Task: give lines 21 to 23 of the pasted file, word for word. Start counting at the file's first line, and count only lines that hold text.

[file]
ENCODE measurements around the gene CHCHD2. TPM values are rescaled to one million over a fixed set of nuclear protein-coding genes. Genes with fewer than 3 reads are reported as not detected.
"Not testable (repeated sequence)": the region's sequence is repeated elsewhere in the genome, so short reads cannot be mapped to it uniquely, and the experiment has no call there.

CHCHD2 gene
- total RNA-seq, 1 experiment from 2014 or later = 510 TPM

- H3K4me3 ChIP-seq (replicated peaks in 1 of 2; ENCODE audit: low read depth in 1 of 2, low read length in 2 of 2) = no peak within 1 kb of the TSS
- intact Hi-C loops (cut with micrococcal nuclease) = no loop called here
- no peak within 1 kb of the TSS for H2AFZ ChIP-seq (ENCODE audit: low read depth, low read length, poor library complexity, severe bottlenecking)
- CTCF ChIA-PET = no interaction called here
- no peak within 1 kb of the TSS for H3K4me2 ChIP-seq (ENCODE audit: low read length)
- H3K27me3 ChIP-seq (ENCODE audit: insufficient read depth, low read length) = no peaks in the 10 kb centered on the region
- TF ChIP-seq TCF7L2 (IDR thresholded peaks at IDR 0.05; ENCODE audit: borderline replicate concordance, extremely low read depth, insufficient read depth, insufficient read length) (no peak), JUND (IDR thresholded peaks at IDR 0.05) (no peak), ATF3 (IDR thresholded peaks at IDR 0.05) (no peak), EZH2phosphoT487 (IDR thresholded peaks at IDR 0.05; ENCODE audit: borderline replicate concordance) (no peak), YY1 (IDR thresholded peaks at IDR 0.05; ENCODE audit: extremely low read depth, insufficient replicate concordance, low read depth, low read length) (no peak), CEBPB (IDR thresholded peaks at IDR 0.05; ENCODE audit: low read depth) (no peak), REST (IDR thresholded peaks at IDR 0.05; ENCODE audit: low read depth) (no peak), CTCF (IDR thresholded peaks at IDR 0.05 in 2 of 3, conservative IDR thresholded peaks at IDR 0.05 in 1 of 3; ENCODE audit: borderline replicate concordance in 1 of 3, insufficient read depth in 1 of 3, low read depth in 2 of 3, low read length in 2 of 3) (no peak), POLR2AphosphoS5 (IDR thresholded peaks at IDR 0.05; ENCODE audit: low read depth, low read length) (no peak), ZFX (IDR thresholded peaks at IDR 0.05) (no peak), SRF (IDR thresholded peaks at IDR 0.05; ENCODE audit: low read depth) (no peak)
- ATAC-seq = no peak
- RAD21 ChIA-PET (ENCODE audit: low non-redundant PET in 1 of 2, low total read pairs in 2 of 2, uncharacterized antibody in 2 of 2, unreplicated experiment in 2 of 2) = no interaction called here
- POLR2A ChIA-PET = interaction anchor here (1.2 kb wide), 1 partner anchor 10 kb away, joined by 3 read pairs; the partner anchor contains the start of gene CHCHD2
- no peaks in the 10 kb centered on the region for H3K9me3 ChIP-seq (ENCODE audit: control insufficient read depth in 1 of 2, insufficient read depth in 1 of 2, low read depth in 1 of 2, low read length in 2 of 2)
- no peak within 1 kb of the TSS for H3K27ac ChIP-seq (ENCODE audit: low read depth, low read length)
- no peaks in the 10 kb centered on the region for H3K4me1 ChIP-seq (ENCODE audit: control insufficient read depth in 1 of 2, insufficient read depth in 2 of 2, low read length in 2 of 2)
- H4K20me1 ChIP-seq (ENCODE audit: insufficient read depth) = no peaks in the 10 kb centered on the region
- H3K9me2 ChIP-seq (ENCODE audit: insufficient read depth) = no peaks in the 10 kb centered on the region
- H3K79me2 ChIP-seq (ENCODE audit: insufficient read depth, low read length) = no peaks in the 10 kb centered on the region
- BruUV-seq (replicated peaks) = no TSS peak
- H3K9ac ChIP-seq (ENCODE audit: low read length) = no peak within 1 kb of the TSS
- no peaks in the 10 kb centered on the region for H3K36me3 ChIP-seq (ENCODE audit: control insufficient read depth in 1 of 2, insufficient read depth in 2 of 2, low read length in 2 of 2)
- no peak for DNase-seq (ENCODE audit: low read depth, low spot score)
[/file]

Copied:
- BruUV-seq (replicated peaks) = no TSS peak
- H3K9ac ChIP-seq (ENCODE audit: low read length) = no peak within 1 kb of the TSS
- no peaks in the 10 kb centered on the region for H3K36me3 ChIP-seq (ENCODE audit: control insufficient read depth in 1 of 2, insufficient read depth in 2 of 2, low read length in 2 of 2)